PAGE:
broadsideblog

Ok, so that movie was worth about $7.63, not the $11.25 I paid

In art, beauty, culture, entertainment, film, movies on April 7, 2012 at 12:19 am
Cover of "The Deep Blue Sea (Nick Hern Bo...

Cover of The Deep Blue Sea (Nick Hern Books)

Sigh.

I love going to the movies, even when I am disappointed. It gets me out of the house, off the sofa and into the current cultural conversation.

Even when I’m not loving the movie, there’s usually something worth my cash. It’s not all or nothing.

I recently saw The Deep Blue Sea, a new film made from a 1952 play by British playwright Terrence Rattigan.

I mostly hated it, because the central character — Hester — is one neurotic mess. I couldn’t, ever, work up much of a head of sympathy for her, even though she’s married to a boring man with a nasty mother. When she runs off with a hottie named Freddie and shacks up with him, we all wait to see if passion beats out duty.

I love the actress Rachel Weisz. I really enjoyed the costumes and production design. Freddie is delicious. One can see why she’d flee to his wiry smooth arms.

But, over the course of the film, it’s immediately clear that:

– this is a period piece. What was emotionally compelling in 1952 is, in this case, much less so

– women, certainly those without children, have more choices now, so watching one who is arguably educated and intelligent make an utter fool of herself over a ditzy-but-cute boy isn’t terribly attractive

– the post-war British period feels too distant and hard to empathize with

this is a play, with theatrical timing, dialogue and structure. It’s not sufficiently cinematic to make an effective transition to film

I don’t resent the difference between my $11.25 worth of expectations and the $7.63 value, or so, I feel I got from this film.  “Value” is pretty subjective whether we love, like or meh a film, book, play, song or concert.

One reviewer on amazon.com slammed my new book by saying she’d only read about 64% of it (on the Kindle) before giving up in disgust. Hey, better than 21%!

Do you ever just walk out of films, concerts or shows you find disappointing?

What’s your breaking point?

  1. I have never walked out of a movie or performance, usually (and this is pretty terrible) because I want to see the whole thing so that way I can judge it with even harsher accuracy.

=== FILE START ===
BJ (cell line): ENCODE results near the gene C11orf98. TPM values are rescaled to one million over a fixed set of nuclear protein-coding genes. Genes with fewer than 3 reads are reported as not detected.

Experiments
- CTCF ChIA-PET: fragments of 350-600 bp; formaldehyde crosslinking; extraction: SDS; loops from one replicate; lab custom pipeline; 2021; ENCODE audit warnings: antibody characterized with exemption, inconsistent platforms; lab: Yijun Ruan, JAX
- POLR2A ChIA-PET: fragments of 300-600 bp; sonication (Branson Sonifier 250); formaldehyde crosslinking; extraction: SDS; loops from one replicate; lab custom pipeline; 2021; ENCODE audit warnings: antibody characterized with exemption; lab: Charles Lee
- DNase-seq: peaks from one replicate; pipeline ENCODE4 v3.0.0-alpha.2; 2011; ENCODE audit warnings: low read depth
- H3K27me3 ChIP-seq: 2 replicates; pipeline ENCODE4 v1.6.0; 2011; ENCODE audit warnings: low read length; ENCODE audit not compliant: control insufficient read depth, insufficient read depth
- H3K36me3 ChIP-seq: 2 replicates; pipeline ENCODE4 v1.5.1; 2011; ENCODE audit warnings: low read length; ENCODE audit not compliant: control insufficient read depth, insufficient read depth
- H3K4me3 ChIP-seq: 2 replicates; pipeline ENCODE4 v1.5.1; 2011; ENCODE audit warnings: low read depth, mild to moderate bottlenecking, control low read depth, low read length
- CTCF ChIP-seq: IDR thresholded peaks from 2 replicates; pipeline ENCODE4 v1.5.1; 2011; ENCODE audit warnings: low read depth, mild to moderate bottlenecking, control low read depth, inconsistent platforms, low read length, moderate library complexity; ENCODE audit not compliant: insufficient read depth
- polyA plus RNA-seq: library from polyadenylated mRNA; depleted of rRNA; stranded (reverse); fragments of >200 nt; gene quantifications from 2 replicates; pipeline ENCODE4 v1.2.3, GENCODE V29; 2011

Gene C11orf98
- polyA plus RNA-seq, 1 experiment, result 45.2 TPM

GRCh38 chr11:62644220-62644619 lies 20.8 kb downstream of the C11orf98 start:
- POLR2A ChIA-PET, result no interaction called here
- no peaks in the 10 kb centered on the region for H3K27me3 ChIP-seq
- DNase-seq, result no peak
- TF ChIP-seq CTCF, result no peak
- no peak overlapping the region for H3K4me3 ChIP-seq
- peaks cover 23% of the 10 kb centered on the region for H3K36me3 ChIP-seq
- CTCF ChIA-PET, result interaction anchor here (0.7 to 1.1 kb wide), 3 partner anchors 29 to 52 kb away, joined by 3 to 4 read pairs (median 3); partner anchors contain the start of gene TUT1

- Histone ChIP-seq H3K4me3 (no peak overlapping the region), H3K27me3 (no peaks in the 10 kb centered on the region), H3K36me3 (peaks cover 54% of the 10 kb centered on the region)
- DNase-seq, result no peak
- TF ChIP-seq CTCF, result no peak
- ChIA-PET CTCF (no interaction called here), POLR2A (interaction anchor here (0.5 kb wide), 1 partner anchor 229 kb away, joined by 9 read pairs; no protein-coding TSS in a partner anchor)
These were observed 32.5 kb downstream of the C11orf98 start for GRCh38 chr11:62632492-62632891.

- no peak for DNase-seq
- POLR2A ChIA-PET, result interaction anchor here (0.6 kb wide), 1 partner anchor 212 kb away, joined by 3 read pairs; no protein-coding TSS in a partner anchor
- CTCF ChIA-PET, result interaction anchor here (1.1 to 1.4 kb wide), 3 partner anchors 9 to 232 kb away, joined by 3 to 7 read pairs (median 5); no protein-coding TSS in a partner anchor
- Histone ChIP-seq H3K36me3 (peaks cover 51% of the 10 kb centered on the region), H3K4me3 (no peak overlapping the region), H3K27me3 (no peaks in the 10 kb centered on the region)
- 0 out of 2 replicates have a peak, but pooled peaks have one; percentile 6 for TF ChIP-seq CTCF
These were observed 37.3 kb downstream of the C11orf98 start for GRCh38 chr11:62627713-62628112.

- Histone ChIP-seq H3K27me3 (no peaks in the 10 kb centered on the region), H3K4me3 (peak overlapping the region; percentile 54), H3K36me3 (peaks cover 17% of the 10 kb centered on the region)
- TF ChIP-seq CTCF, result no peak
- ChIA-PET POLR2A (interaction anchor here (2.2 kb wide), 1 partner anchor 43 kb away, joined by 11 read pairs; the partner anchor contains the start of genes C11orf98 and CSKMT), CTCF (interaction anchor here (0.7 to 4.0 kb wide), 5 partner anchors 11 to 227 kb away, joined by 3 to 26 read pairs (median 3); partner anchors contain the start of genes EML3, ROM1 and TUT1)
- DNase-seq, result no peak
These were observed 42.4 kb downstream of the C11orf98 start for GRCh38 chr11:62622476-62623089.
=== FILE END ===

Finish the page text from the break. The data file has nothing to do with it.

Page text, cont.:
2. Unless you’re feeling completely adventurous and sincerely want to risk trying something completely new, I don’t see why anyone would attend a performance they know they are either not going to like, or may find completely repulsive. As such, I have never walked out of any performance I have either paid to witness, or have had the pleasure of being invited to. I am happy to agree with amandameetsbook and admit that I will watch some television shows in their entirety before I cast them off as “bad” shows altogether. While most times I think I’m going to hate a show, I’ve oftentimes been pleasantly surprised to find I enjoyed the entire show and looked forward to the next episode. I draw the line, however, at reality shows like Jersey Shore or Survivor. For some reason, I cannot stomach enough willpower to even watch a few minutes of those shows. But, that’s just me.

    • I walked out of a play in Manhattan about a decade ago, which is unheard of for me. The main character was not only totally unsympathetic but painfully very much like someone close to me. I couldn’t take it, and fled.

      I read reviews pretty carefully, and entertainment is sufficiently expensive I rarely just jump into something I have no idea about beforehand.

      Although I think that being adventurous is smart.

  3. I’m pretty cautious about what I go and see. Haven’t ever walked out of anything – but I have come out of movies and plays thinking, “well, that’s two hours of my life I won’t get back”. “The Girl With the Pearl Earring” was like that – a movie so well paced, shall we say, that although it was 88 minutes long it felt like 120. Quite.

    We struck gold last night, though – “The Best Exotic Marigold Hotel”. Great comedy-drama, riddled with a who’s who cast of great Brit actors. Well worth it.

    Matthew

    • So true…If something feels tedious, it seems to go on forever.

      Thanks for the movie recommendation…I’ve been looking forward to that one.

  4. I admit sneaking out at intermission..just once. I felt guilty. I dont even remember what i was watching, just the guilt. Maybe it’s the Scotish in me. If I invest money, I make it worth while, good or bad.

    • As someone who creates for a living, I feel like I’m letting down the side, as it were, if I bail. I, too, am super-frugal so if I’ve blown $30-80 for a ticket to a live performance, I’m pretty invested in it financially as well.

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